• providing a base sheet and lid sheet, said base sheet including at least one blister adapted to receive said pharmaceutical composition, said blister having a periphery region;
    • filling said blister with said pharmaceutical composition;
    • bonding said base and lid sheets to create a primary seal therebetween, said bonded base and lid sheets having at least a first edge region; and
    • fusing said bonded base and lid sheets to form a first substantially continuous secondary seal within said edge region.

The present invention also relates to a system for forming a laminate assembly comprising: a secondary sealing apparatus comprising a source of bonding energy, said bonding energy being directed onto a primarily sealed laminate assembly and causing formation of a secondary sealed laminate assembly.

In certain embodiments, the system further comprises:

a. a primary sealed laminate assembly transport mechanism for transporting a filled and primarily sealed laminate assembly to said source of bonding energy.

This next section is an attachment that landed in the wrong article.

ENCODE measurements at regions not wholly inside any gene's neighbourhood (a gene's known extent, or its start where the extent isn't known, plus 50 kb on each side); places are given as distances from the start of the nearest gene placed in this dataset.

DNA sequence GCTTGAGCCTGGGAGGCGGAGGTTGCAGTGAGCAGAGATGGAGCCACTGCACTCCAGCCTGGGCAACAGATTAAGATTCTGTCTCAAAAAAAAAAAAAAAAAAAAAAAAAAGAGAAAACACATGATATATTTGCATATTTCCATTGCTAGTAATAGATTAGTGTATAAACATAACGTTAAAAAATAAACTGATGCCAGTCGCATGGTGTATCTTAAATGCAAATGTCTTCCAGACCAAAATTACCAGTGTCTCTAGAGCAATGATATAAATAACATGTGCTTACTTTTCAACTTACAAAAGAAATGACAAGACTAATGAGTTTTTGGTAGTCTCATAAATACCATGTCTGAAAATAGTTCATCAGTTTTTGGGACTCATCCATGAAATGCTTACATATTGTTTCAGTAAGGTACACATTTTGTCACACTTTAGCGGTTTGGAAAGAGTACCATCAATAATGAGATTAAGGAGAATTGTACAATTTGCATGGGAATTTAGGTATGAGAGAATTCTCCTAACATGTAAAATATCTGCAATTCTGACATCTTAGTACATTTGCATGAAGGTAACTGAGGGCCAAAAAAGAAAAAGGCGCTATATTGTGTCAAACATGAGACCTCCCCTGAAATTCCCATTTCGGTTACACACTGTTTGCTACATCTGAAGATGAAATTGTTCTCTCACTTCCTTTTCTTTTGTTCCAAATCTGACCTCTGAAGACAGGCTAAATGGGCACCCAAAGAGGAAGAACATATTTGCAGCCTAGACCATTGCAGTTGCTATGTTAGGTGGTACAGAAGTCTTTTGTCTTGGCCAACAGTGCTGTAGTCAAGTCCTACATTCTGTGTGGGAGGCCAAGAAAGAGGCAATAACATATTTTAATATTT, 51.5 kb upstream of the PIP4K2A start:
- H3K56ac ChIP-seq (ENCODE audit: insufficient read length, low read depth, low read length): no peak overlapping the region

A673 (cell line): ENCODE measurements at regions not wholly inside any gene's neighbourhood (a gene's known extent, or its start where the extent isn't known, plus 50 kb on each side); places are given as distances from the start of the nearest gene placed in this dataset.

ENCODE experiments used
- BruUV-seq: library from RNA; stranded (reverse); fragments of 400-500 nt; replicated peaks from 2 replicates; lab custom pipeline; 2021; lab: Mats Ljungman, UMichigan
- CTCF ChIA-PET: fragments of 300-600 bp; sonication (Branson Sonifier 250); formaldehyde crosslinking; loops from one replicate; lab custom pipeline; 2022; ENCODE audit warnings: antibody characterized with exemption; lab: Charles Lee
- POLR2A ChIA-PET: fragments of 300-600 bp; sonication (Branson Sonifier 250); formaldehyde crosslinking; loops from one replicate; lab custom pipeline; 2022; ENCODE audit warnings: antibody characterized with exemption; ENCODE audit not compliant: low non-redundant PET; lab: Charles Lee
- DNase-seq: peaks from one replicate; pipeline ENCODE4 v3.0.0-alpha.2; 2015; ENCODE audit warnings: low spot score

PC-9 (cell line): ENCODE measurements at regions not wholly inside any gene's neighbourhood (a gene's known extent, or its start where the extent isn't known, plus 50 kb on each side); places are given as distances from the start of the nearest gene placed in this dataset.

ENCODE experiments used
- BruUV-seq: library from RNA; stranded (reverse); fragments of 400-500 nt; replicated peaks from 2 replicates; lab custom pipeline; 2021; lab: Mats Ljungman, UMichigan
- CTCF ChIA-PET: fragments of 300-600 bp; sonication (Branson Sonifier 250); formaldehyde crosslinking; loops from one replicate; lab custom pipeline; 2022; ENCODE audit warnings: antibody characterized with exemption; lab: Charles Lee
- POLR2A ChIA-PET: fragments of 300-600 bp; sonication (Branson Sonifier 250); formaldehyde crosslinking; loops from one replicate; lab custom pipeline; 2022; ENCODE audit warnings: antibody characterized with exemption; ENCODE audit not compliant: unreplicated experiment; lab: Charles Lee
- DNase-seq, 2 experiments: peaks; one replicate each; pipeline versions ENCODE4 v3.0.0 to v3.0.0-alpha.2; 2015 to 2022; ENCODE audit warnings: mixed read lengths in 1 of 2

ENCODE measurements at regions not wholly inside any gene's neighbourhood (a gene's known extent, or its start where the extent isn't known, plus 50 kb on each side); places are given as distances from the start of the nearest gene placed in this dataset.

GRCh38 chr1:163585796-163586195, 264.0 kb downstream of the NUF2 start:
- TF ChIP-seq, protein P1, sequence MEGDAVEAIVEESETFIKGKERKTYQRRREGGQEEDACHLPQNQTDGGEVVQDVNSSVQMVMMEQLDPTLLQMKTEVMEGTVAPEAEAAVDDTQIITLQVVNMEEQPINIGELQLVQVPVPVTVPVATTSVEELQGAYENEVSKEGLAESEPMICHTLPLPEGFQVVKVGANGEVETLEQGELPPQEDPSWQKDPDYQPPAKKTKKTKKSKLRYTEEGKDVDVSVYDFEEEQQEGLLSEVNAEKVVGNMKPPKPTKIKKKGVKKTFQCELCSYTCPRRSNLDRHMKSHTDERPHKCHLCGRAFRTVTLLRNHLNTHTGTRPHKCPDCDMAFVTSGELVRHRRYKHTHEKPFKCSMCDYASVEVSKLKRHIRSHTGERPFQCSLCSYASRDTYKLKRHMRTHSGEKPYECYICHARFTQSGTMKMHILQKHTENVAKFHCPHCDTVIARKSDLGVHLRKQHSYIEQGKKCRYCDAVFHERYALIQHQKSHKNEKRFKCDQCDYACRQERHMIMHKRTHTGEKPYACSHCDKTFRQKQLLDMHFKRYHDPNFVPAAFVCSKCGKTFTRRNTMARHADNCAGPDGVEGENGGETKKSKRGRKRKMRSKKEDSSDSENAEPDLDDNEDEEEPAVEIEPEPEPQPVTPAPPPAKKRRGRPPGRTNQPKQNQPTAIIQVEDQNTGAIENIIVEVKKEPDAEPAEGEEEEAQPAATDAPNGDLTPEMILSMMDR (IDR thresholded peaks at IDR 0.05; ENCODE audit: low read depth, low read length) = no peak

In further embodiments the system further comprises a primary seal bonding mechanism for forming a primary seal in a laminate assembly. The laminate assembly comprises a base sheet defining blister and a first mating surface, and a lid sheet defining a second mating surface, said primary seal being formed between said first and second mating surfaces.

In still further embodiments, the system further comprises a filling station for filling said blister with a pharmaceutical product to form a filled base sheet prior to primary sealing.

In further embodiments, the system further comprises a base transporter for transporting a base sheet to the base filling station.

In still further embodiments, the system further comprises a lid transporter for transporting a lid sheet proximate to said filled base sheet.

In still further embodiments, the system further comprises a laminate assembly trimmer for removing a portion of the laminate assembly.